AMERICAN BANK V. MACONDRAY- Forged Indorsements
4 PHIL 695
MANILA, P. I., August 12, 1902.
At sight pay to my order three hundred dollars, value received, and charge
to my account.
V. S. WOLFF.
To F. H. TAYLOR & Co.,
V. S. Wolff. The signature is O. K. payment guaranteed. Protest, demand,
and notice of nonpayment waived. Macondray & Company.
Pay to First National Bank of San Francisco, or order. American Bank,
Manila, P. I. H. B. Mulford, cashier.
Pay to 3rd National Bank or order. The First National Bank of San
Francisco. James K. Lynch, cashier.
American Bank claims the right to recover from Wolff the amount of the bill of exchange upon the theory that Macondray guaranteed the payment of the instrument. This was refuted by Macondray by saying that it didn't guarantee the payment of the instrument. Instead, it only certified the signature of Wolff and that the statement “payment guaranteed xxx” was not written on said indorsement at the time it signed the firm name.
An examination of the alleged indorsement of Macondray & Co. which appeared upon the said bill of exchange at the time of the trial, and the indorsement of said company at the time of the protest of said bill of exchange, shows beyond peradventure of doubt that the contention of the
defendant is true, and that part of the indorsement which says "Payment guaranteed. Protest, demand, and notice of nonpayment waived" was added by some person after the signature of the defendant, Macondray & Co., and after the protest of said bill. The indorsement made by Macondray & Co. was changed, after said indorsement by said company, by adding thereto the statement "Payment guaranteed. Protest, demand, and notice of nonpayment waived," and that the indorsement actually made by Macondray & Co. was in the following form:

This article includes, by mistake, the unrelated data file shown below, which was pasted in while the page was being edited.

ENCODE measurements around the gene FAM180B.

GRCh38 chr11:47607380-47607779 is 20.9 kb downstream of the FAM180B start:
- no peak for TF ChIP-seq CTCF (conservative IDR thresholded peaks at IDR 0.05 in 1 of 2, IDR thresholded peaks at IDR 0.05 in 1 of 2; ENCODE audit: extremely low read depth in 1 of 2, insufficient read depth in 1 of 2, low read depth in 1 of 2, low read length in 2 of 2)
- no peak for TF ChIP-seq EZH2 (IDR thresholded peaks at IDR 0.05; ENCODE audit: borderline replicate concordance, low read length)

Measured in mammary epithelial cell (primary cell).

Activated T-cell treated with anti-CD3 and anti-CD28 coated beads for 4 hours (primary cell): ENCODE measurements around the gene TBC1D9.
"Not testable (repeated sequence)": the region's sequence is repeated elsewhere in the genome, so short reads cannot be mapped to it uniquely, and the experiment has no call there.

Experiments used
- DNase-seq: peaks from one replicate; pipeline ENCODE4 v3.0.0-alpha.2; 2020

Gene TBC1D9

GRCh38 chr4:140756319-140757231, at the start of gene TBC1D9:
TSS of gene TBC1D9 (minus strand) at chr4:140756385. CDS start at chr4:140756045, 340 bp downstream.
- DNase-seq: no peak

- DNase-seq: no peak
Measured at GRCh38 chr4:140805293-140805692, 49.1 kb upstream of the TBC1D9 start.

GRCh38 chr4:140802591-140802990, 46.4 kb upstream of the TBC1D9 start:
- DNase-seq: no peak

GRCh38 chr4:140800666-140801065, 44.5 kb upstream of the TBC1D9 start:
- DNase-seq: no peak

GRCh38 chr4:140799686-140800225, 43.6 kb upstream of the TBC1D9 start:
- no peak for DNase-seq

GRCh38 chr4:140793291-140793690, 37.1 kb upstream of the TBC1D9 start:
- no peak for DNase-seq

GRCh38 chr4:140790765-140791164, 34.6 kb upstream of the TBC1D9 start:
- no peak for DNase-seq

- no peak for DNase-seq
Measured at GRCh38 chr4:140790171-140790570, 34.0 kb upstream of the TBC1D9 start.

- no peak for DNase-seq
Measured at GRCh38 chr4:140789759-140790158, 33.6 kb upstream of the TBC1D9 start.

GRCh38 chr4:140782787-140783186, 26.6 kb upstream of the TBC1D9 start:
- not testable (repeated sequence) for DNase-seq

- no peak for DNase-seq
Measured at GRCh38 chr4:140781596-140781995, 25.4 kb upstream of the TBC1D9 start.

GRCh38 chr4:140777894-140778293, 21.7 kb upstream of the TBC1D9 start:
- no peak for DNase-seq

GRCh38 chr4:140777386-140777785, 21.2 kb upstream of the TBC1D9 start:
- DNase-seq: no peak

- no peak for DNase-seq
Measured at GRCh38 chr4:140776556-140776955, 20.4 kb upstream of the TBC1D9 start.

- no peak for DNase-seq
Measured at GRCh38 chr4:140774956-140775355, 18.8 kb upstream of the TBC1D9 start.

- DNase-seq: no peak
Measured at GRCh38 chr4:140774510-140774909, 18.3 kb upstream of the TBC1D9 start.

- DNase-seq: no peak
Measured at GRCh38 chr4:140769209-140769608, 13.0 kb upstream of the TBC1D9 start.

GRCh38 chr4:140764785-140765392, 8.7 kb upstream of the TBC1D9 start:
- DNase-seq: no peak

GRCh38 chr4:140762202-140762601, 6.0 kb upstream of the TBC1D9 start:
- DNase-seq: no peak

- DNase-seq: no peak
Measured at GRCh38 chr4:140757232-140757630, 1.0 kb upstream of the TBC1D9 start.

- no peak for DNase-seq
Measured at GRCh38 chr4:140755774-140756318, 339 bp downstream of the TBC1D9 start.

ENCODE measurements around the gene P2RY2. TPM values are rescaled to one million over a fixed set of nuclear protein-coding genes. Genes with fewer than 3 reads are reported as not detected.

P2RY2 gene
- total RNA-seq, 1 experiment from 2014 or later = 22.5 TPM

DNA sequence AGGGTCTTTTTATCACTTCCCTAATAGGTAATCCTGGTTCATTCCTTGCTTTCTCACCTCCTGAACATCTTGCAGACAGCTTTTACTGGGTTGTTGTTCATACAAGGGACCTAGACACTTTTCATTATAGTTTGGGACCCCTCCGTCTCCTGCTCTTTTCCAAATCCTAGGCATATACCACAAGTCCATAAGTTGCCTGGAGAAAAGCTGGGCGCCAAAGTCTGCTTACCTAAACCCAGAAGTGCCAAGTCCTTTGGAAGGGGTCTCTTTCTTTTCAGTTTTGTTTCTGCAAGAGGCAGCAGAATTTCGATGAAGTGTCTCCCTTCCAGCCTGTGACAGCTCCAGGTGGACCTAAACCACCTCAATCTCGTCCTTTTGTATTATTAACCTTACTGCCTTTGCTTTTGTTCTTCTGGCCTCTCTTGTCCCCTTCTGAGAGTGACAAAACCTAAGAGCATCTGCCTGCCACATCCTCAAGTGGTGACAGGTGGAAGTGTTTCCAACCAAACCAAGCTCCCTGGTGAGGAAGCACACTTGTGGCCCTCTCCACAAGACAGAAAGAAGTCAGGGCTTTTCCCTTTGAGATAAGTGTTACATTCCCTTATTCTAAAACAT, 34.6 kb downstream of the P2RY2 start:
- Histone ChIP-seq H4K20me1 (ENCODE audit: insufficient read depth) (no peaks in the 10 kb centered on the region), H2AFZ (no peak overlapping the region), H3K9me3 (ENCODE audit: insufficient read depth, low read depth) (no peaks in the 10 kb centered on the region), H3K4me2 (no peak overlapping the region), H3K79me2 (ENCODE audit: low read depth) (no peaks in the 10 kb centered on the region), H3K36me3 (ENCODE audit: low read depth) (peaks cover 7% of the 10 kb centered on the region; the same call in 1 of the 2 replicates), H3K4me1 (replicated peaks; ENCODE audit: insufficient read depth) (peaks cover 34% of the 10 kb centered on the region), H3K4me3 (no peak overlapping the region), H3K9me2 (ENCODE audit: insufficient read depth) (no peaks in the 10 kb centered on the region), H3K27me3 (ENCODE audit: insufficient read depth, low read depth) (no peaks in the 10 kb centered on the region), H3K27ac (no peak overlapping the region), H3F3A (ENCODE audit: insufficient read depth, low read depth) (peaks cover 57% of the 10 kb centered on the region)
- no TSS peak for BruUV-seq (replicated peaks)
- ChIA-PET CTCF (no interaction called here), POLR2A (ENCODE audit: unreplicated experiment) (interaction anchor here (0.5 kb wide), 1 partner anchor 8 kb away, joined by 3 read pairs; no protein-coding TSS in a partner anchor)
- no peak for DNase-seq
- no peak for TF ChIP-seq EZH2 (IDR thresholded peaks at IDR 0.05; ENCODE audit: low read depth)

V. S. Wolff. The signature is O. K. Macondray & Co.
The liability of an indorser of a bill of exchange, after due protest and notice of nonpayment and dishonor, is the same as that of the original obligors on such a contract, and any material alteration in the terms of this contract by the holder of the same, without the consent of the obligor, will relieve such obligor from all liability thereon.
The original indrosement then of the company was for the purpose only of assuring the American Bank that the signature of Wolff was genuine—that is to say, that the person whom he represented himself to be. It was an indorsement for identification of the person only and not for the purpose of incurring liability to the payment of such bill of exchange.